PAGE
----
Mac sales slowing 'significantly'? I don't think so
A new report from one Wall Street analyst -- Trip Chowdhry of Global Equities Research -- says Mac sales have slowed significantly since the fourth week in July, suggesting its back-to-school promotion isn't boosting sales as much as expected.
In a note to clients this week-- as reported by "AppleInsider" (http://www.appleinsider.com) -- Chowdhry said that the past weekend "was probably one of the slowest weekends for Mac sales" in the current calendar year, citing proprietary research based on "various tracking data." He said Mac sales last weekend were "probably down" between 35% and 40% from the weekend of July 23.
He may be right, but all his research pretty much goes against the grain of every other report. For instance, this week UBS Investment Research analyst Maynard Um told clients in a note -- again, as reported by "AppleInsider" -- that Mac sales are strong. Um said his investigation in the retail channel found that demand for back-to-school computers has been "encouraging" and that the Mac remains very popular.
"Demand for Apple's Mac computers remains robust as the brand continues to be the most popular among consumers and students heading back to school, which is consistent with historical trends of Apple outpacing the overall PC industry growth," the analyst said.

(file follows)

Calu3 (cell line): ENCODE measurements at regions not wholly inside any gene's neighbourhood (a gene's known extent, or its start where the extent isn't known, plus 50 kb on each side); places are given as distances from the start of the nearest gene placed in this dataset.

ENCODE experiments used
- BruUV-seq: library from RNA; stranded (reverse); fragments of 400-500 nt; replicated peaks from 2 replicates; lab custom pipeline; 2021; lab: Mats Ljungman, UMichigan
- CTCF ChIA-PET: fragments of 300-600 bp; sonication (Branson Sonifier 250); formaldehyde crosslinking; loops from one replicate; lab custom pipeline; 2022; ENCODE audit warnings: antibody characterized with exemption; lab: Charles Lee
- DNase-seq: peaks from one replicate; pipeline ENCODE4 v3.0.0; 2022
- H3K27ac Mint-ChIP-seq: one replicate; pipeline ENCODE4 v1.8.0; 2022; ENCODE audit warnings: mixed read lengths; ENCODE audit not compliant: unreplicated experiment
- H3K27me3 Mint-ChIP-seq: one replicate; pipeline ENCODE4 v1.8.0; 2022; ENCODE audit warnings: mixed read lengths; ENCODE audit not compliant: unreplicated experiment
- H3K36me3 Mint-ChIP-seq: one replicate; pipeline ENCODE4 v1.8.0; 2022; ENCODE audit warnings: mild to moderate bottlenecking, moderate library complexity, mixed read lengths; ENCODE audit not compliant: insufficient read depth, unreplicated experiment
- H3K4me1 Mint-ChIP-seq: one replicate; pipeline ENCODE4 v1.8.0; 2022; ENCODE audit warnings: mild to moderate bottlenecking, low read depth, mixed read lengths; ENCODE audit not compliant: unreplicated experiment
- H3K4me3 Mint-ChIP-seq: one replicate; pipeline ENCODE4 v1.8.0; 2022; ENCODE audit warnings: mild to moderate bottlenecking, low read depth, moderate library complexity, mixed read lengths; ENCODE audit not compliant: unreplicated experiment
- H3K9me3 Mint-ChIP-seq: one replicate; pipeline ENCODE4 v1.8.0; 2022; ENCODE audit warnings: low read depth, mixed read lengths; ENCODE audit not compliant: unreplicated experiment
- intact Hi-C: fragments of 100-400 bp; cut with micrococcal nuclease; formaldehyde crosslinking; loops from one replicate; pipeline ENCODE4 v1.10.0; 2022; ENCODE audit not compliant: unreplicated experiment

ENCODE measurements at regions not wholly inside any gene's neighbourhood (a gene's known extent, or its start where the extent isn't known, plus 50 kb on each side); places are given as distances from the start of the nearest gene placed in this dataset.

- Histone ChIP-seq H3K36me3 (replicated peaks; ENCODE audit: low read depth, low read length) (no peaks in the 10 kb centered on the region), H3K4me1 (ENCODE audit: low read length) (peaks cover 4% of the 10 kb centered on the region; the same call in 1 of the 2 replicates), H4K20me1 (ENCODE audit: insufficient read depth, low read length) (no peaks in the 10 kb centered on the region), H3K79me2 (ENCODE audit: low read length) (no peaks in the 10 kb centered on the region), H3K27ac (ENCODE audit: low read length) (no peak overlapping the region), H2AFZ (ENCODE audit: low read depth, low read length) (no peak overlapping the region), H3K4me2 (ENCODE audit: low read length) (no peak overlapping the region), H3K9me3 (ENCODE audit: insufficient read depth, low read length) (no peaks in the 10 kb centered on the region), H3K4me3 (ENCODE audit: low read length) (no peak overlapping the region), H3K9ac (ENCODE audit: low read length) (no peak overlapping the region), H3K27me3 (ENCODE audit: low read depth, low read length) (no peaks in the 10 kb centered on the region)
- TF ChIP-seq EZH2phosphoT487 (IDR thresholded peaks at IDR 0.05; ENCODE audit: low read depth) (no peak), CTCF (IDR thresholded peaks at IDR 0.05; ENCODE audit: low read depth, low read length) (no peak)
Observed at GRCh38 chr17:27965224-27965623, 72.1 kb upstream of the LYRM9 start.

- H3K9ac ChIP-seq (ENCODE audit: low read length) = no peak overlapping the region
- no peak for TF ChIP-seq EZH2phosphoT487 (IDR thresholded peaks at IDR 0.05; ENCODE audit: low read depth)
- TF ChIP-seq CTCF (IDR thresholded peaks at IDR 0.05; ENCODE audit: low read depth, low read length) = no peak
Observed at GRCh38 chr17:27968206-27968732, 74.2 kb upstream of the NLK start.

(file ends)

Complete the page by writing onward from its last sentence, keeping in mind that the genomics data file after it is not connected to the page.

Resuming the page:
Need more evidence?
During the 12 months that ended in late June, the Mac brand achieved an impressive 22.86% gain in revenue for a total of $20.38 billion, notes "Seeking Alpha" (http://macte.ch/RfvyC). Apple sold 3.76 million Macs in its fiscal 2011 second quarter, which is 28% growth from the year-ago quarter. That's particularly impressive considering that the overall computer market contracted 3% in that period, according to the IDC research group. Also note that this was the 20th consecutive quarter that the Mac has outgrown the PC market overall.
Apple's global growth is also accelerating. This week it was reported (http://macte.ch/6r6Yz) that the Mac's sales are growing significantly in western Europe and France.
With all this ancillary evidence, Chowdhry may be right. But I don't see it.
-- Dennis Sellers